I want to inspect the property before I bid on it. Can I do that?
The Sheriff's Office does not know whether or not person(s) occupy the property and has no lawful authority to give permission for any prospective bidder to enter and inspect any structure located on the property to be sold. As such, properties likely cannot be inspected prior to the sale. The prospective purchaser buys the property, more or less, "as is, where is." Any other questions regarding this, should be directed to the attorney for the plaintiff or the mortgage company.
I want to know more about the property for sale. How many bedrooms does it have? How many bathrooms does it have? What are the real estate taxes? Does the well and septic need improvement? Are there any liens on the property? Are there any back taxes due? Are there any easements? How old is the roof? Are there any plumbing issues? Has the house been winterized (if vacant)? How old is the furnace? Does the house have central air conditioning? Does the property meet code?
The Sheriff's Office conducts the sale of the property, but does not have specific information regarding the property or the condition of the property and what improvements may be required. All properties are sold "as is". Persons interested in obtaining information about a property are encouraged to contact the plaintiff or their attorney of record.
If you have a serious interest in a property, you may desire to contact a title company or an attorney to perform a title search. Questions regarding the legalities of purchasing a foreclosed home should be directed to an attorney that specializes in foreclosures. Further, it is the buyer’s responsibility to have the occupants legally removed if the property is occupied.
How is the opening bid amount determined?
The plaintiff determines the opening bid amount and is not known to the Sheriff’s Office until a day or two prior to the sale taking place. You may find that the published sale notice contains a dollar amount for the property. In some cases the beginning bid amount may be higher or lower than the published amount.
How and where do I go to research what encumbrances may be levied on the property? I might be interested in the property, but how do I research the financial obligations that go with the property? What about back taxes? What about other defendants listed on the Notice of Foreclosure Sale?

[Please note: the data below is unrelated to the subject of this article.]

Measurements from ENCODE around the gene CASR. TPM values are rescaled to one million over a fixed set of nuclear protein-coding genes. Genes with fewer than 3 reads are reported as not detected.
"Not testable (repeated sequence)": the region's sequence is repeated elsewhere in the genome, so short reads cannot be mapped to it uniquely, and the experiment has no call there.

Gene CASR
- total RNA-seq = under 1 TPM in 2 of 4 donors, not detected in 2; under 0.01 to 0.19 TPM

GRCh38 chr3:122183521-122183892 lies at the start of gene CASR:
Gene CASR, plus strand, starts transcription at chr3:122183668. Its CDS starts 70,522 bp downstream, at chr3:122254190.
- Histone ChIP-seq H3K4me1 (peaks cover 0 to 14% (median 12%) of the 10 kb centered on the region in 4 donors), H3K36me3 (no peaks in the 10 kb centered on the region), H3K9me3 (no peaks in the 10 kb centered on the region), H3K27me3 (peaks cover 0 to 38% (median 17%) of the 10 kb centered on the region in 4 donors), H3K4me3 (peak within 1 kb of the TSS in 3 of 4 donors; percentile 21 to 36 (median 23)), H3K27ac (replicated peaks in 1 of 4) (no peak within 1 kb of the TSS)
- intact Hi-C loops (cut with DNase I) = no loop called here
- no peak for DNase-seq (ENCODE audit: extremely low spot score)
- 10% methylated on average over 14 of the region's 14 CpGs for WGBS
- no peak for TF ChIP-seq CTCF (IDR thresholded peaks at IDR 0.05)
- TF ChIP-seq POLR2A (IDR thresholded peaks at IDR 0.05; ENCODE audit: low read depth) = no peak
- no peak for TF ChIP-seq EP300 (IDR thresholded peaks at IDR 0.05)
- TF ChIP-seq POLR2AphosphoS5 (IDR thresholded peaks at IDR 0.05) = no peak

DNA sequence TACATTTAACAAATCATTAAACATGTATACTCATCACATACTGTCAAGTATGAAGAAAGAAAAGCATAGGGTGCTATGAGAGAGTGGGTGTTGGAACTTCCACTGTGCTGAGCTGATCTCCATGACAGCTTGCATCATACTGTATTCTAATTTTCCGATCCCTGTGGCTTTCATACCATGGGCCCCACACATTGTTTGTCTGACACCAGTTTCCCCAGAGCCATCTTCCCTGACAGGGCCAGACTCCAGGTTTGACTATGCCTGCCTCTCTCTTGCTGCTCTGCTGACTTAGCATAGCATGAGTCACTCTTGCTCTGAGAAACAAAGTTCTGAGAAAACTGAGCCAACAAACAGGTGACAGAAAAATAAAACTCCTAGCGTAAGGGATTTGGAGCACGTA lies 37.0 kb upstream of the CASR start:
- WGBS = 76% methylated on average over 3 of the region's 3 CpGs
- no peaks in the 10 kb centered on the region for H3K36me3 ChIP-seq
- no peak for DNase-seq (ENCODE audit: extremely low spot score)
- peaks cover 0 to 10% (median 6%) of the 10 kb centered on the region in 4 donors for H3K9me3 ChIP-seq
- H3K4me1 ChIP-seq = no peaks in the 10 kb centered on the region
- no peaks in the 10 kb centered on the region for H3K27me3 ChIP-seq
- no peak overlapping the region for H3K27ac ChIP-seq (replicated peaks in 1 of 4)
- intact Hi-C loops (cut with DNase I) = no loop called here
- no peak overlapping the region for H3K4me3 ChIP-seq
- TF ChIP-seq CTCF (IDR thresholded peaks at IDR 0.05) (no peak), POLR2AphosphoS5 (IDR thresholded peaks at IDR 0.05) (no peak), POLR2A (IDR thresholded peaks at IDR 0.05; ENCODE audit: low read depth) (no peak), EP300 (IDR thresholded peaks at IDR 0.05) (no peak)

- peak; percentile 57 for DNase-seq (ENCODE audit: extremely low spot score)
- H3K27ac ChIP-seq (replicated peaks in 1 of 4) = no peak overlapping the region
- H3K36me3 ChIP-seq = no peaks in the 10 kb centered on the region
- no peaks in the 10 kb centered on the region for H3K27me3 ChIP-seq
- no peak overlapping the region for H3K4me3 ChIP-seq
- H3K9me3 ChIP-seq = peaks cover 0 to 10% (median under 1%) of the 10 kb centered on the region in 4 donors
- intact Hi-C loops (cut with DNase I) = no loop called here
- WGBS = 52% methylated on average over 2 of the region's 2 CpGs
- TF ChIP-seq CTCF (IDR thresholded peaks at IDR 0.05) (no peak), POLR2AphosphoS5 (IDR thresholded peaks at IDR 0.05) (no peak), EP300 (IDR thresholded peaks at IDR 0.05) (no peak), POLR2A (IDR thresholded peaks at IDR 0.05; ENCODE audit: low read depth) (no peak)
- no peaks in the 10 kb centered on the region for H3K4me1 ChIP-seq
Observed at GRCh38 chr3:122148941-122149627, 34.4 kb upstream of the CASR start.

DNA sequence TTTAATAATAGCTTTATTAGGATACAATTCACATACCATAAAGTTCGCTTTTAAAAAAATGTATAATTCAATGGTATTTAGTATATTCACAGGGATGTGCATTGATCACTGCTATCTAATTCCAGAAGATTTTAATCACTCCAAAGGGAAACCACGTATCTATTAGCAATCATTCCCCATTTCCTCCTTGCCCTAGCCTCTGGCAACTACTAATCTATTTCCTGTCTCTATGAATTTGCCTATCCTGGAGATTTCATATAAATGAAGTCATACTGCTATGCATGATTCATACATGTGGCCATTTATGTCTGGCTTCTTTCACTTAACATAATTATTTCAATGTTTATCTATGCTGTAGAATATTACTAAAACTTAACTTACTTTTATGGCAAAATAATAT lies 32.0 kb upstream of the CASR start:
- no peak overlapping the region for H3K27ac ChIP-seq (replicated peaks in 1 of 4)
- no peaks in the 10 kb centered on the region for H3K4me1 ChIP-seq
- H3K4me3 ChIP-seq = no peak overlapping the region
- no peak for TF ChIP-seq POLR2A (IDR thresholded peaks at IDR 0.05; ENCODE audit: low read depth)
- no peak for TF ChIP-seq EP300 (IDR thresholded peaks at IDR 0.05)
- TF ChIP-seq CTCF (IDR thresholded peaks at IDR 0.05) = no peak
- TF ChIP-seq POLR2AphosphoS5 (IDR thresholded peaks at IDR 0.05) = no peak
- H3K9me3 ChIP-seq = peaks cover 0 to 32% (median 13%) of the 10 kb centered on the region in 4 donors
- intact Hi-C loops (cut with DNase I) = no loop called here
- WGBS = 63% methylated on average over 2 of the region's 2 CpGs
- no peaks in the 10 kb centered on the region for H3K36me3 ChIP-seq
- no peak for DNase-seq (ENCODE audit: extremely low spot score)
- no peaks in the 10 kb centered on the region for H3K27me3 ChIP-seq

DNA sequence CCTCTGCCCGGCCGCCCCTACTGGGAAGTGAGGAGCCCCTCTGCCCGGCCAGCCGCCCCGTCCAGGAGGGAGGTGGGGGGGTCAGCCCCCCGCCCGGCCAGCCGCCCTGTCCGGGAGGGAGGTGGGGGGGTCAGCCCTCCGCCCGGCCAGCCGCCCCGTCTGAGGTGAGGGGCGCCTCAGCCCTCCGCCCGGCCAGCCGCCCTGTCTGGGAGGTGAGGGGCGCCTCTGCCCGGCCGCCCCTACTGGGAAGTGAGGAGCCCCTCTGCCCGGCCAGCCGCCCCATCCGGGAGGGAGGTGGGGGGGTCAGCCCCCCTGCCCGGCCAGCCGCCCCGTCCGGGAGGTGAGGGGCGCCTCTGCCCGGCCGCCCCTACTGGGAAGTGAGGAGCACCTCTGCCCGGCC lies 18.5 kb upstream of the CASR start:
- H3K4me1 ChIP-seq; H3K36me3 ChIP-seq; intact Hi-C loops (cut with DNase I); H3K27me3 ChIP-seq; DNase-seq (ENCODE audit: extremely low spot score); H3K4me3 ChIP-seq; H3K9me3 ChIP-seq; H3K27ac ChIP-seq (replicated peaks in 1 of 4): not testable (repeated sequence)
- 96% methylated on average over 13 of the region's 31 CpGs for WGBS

The buyer assumes all liens and legal encumbrances on the property. The Sheriff's Office cannot provide legal advice on how to properly investigate what financial obligations may be outstanding. Other defendants listed on the Notice of Foreclosure Sale may have a financial interest in the property. Resources available may be a title search, record search, the Clerk of Courts, Treasurer, and the Register of Deeds.
If I bid on the property, will I be given time after the sale to go the bank and get the amount owed?
The successful third party bidder is required to pay in full with bank-certified funds the amount of the bid. All payments must be made at the Grand Traverse County Sheriff’s Office prior to 1:00pm on the date of the sale.
Some Sheriff Sales are either cancelled or adjourned. Why?
The plaintiff in the case may cancel or adjourn a Sheriff's Sale. Typical reasons for doing so include settlement or bankruptcy. In this situation, the Sheriff's Office has no control over whether a sale is cancelled or adjourned or how many times that may occur.
Where do I find notices for Sheriff Sales?
Properties to be sold at auction by the Sheriff's Office are generally advertised in the local paper. You can find them in the Traverse City Record Eagle for properties located in Grand Traverse County. Adjournments are posted on a bulletin board, which is located on the third floor of the Grand Traverse County historical court house.